I've been posting for a while, but no one has heard me play. I just had a recital about two weeks ago with the following:
Mozart sonata K303
Martinu Sonatina H. 262
Dvorak Sonatina Op. 100
I guess I wanted to share, but I'm happy to get opinions. I went to my teacher last lesson asking for tone production exercises after I heard the recording, and the vibrato is definitely under construction. I wasn't too happy with the intonation, but I do 3/4 octave scales, arpeggios and double stops. I noticed that my bowing is crooked a lot of the time, so basic detache work is in order as well.
Here is the Martinu. That and the Dvorak were more successful than the Mozart, but all of them can be found on my profile.
Christian, your own comments are spot on.
Yes, the bow rather slithers around, and maybe you should listen to what happens between the notes, where two thirds of our technique lurks, often ignored.
Scales will only ensure good intonation if they are played absolutely in tune, imagining each note before playing it. Otherwise they will only re-inforce approximation.
Good programme, though.
Adrian, I'm interested in if you could elaborate on the between the notes comment.
Also, the slithering - I was pretty surprised about that. I'm trying to figure out how much of that is old habit that came out under pressure of performance, and how much is just stuff I hadn't noticed. My teacher has been correcting me semi-regularly in lessons when my bowing starts going wayward, especially on passagework, so I guess I need to make that more of my focus in practice.
She just had me do whole bows, transferring the weight in the right hand between the index finger (at bow tip) and pinky (at frog), as I had been keeping the pinky pretty straight at the frog. Doing this has resulted in a fatter sound with a straighter bow, and more of a feeling of being glued to the string. Somehow, my vibrato seemed to even come alive, as if reacting to the right hand. I'm still not quite used to the feeling, though.
And Buri, I'm quite fond of this piece. It's interesting to hear what sounds like Dvorak's influence, with Martinu's use of pentatonic scales in the third movement evoking Native American music. Martinu wrote this in Paris, before he even came to the US. The most interesting stuff is in the piano part, but both parts complement each other nicely. The funky chord progression at the very end of the third movement gives me chills.
Christian, nice playing! I listened to your Mozart since I'm somewhat more familiar with those pieces than I am the others. I heard some really nice musical moments and some singing lines. Mozart is always much harder than it looks on the page!
My suggestions are as follows:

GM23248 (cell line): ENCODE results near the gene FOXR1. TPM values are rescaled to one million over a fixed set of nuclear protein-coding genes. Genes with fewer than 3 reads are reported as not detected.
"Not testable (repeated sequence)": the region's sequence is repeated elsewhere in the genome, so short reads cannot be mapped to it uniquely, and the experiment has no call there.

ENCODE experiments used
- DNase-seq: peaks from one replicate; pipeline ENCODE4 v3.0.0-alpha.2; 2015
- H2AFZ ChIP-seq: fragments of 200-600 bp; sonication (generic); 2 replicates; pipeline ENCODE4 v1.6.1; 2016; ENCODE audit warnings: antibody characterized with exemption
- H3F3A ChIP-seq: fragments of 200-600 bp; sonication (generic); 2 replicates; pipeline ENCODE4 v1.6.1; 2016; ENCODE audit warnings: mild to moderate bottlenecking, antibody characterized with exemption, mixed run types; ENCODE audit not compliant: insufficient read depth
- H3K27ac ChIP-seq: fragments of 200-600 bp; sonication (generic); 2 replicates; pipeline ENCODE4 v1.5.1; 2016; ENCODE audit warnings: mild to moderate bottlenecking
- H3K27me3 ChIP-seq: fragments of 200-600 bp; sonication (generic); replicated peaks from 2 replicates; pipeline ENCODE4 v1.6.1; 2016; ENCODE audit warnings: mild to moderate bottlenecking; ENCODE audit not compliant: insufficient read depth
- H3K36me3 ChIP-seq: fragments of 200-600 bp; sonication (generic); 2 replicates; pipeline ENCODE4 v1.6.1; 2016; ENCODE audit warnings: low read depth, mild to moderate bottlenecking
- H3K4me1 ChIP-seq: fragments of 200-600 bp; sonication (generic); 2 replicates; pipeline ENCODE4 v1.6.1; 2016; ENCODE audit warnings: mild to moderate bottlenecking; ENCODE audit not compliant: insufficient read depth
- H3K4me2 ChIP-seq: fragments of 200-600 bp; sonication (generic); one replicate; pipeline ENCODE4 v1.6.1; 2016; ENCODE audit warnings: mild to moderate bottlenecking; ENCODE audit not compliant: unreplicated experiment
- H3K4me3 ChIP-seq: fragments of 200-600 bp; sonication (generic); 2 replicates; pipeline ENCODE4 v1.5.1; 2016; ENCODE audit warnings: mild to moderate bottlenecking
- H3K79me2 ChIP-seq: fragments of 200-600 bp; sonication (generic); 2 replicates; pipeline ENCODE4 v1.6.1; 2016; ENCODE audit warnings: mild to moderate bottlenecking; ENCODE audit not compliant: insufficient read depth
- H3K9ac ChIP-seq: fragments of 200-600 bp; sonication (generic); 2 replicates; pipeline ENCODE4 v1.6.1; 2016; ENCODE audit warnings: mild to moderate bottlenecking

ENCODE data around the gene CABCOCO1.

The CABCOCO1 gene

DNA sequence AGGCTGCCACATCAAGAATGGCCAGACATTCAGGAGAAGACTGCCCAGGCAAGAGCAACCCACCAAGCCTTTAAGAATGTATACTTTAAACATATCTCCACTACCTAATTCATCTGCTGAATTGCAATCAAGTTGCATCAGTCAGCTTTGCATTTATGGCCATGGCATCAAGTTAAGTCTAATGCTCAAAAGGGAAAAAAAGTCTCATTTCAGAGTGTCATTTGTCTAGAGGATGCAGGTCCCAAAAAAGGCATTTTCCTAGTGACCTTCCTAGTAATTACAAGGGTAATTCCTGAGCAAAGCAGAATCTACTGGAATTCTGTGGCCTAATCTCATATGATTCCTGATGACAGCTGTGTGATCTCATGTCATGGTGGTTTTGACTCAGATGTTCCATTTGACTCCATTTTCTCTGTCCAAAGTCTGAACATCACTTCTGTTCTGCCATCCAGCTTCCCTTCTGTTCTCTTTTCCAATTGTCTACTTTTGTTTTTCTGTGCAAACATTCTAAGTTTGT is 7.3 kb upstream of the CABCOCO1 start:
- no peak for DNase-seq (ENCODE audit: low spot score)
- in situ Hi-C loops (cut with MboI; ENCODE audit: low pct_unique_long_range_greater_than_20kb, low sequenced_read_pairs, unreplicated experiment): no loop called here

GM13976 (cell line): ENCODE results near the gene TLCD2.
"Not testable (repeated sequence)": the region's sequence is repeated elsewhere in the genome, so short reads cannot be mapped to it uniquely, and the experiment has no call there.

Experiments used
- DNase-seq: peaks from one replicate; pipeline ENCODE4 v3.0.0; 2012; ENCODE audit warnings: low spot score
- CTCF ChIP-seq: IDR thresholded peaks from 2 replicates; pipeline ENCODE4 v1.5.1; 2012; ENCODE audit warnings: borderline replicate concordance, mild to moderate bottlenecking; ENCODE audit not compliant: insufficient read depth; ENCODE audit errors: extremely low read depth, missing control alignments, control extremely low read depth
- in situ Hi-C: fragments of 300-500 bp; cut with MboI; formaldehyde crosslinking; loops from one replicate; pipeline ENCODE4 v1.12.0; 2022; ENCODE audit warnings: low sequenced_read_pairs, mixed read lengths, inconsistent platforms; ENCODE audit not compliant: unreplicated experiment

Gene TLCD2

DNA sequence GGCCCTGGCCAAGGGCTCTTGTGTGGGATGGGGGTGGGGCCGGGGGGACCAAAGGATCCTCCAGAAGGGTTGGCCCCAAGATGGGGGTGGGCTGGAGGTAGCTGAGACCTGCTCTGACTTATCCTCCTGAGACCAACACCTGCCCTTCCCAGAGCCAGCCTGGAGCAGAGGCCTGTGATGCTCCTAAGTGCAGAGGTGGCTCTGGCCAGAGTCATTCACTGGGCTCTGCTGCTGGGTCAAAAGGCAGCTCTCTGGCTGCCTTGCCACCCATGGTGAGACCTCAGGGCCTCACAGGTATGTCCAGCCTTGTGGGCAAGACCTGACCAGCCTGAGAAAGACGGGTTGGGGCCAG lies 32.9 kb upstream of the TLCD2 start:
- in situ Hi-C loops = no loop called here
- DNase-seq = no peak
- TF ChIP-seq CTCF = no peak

1. Play into your violin a little more. Don't be afraid to hear a little grit under the ear. Do tone production studies and then apply what you learn to your pieces.
2. Closely related to No. 1, use a mirror when you practice to manage your sound point. Sometimes on a long downbow you drift toward the fingerboard at the point, and then it's hard to recover from that because controlling and repositioning the bow at the point is just hard.
3. You look tall and fit, which is great, obviously, but you're looking way down at your music stand and it's causing your upper posture (your head and neck) to stoop a little. This can contribute to the erosion of your sound point. Possible solutions are to memorize your music (which I think will allow you to get much more out of it anyway, so this is really best) or to get a higher music stand.
4. Your posture might also improve if you move your violin back a little more on your shoulder. Can't tell just from one video but I wonder if your chin is kind of chasing your violin down your chest.
I'm eager to hear more of your recital when I have more time!
Between the notes?
As well as the excellent, detailed advice so far, I often want to stop and consider exactly how each note starts and stops.
As with the consonants surrounding vowels, a note can start, e.g. Ka, Tsa, Cha, Sha, Wa, Ha, or just A!
It can finish ah, amm ,ashsh; at, ak, will not be nice.
To see it another way, the bow stroke, while remaining parallel to the bridge, can be shaped like a brush stroke: leaf-shaped, dart-shaped, beam-shaped, trembling, whispering, dynamic, brusque, sensual.
Even before the end of a stroke, something in our gesture will prepare for the next one.
All this has to be planned, precisely so we can forget about it and just do it.
your bow slithers about because you dont push forward with the elbow on your down bows,
You played the Martinu very nicely but to my mind it was not very memorable because you did not really have a concept of the piece. To my mind it is basically the interplay between two slices of life. On the one hand you have a harsh, unforgiving eatern European landscape in which sturdy peasants toil . At weekends they gather in the village barn/bar where weathered older faces smile sardonically as young bucks butt heads to rut with the most comley wench serving Steinlagers on trays. The mating ritual is overt but contained within frenzied, energetic foot stamping dances which have been handed down form generation to generation unchanged. On the other hand you have a dreamer who cant quite fit into that world who wants to stand on high towers and follow the clouds .
There is no real contrast between the earthly and the divine in your performance.